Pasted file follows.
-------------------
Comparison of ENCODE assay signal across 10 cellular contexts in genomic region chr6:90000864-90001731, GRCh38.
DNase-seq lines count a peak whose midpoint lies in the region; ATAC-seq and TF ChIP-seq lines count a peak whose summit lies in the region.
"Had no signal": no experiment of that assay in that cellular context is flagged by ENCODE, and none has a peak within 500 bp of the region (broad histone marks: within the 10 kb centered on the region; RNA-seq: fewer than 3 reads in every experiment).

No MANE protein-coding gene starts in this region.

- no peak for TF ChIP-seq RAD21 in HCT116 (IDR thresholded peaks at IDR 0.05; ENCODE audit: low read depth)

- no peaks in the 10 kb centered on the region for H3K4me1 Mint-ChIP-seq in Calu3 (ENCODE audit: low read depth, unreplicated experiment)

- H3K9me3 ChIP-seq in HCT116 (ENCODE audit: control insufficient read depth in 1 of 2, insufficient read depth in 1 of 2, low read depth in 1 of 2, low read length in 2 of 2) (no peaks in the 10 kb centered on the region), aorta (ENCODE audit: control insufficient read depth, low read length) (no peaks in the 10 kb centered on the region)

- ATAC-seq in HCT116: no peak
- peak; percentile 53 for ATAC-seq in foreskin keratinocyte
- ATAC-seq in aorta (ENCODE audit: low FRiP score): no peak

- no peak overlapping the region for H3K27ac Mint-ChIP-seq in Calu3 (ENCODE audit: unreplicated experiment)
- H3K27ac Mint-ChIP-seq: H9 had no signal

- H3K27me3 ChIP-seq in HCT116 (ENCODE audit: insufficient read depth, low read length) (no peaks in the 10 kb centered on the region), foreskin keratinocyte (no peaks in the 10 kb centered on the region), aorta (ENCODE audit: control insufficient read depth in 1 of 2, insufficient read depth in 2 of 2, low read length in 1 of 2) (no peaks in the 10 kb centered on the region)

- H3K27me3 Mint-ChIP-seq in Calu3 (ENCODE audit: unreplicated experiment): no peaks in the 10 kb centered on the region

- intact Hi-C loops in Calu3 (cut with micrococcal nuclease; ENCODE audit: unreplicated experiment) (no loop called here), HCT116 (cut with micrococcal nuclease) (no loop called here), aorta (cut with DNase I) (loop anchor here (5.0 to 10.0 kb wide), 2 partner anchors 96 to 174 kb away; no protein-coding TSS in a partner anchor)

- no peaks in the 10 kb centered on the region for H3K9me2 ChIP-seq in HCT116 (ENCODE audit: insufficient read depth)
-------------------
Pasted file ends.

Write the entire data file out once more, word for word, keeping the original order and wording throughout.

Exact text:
Comparison of ENCODE assay signal across 10 cellular contexts in genomic region chr6:90000864-90001731, GRCh38.
DNase-seq lines count a peak whose midpoint lies in the region; ATAC-seq and TF ChIP-seq lines count a peak whose summit lies in the region.
"Had no signal": no experiment of that assay in that cellular context is flagged by ENCODE, and none has a peak within 500 bp of the region (broad histone marks: within the 10 kb centered on the region; RNA-seq: fewer than 3 reads in every experiment).

No MANE protein-coding gene starts in this region.

- no peak for TF ChIP-seq RAD21 in HCT116 (IDR thresholded peaks at IDR 0.05; ENCODE audit: low read depth)

- no peaks in the 10 kb centered on the region for H3K4me1 Mint-ChIP-seq in Calu3 (ENCODE audit: low read depth, unreplicated experiment)

- H3K9me3 ChIP-seq in HCT116 (ENCODE audit: control insufficient read depth in 1 of 2, insufficient read depth in 1 of 2, low read depth in 1 of 2, low read length in 2 of 2) (no peaks in the 10 kb centered on the region), aorta (ENCODE audit: control insufficient read depth, low read length) (no peaks in the 10 kb centered on the region)

- ATAC-seq in HCT116: no peak
- peak; percentile 53 for ATAC-seq in foreskin keratinocyte
- ATAC-seq in aorta (ENCODE audit: low FRiP score): no peak

- no peak overlapping the region for H3K27ac Mint-ChIP-seq in Calu3 (ENCODE audit: unreplicated experiment)
- H3K27ac Mint-ChIP-seq: H9 had no signal

- H3K27me3 ChIP-seq in HCT116 (ENCODE audit: insufficient read depth, low read length) (no peaks in the 10 kb centered on the region), foreskin keratinocyte (no peaks in the 10 kb centered on the region), aorta (ENCODE audit: control insufficient read depth in 1 of 2, insufficient read depth in 2 of 2, low read length in 1 of 2) (no peaks in the 10 kb centered on the region)

- H3K27me3 Mint-ChIP-seq in Calu3 (ENCODE audit: unreplicated experiment): no peaks in the 10 kb centered on the region

- intact Hi-C loops in Calu3 (cut with micrococcal nuclease; ENCODE audit: unreplicated experiment) (no loop called here), HCT116 (cut with micrococcal nuclease) (no loop called here), aorta (cut with DNase I) (loop anchor here (5.0 to 10.0 kb wide), 2 partner anchors 96 to 174 kb away; no protein-coding TSS in a partner anchor)

- no peaks in the 10 kb centered on the region for H3K9me2 ChIP-seq in HCT116 (ENCODE audit: insufficient read depth)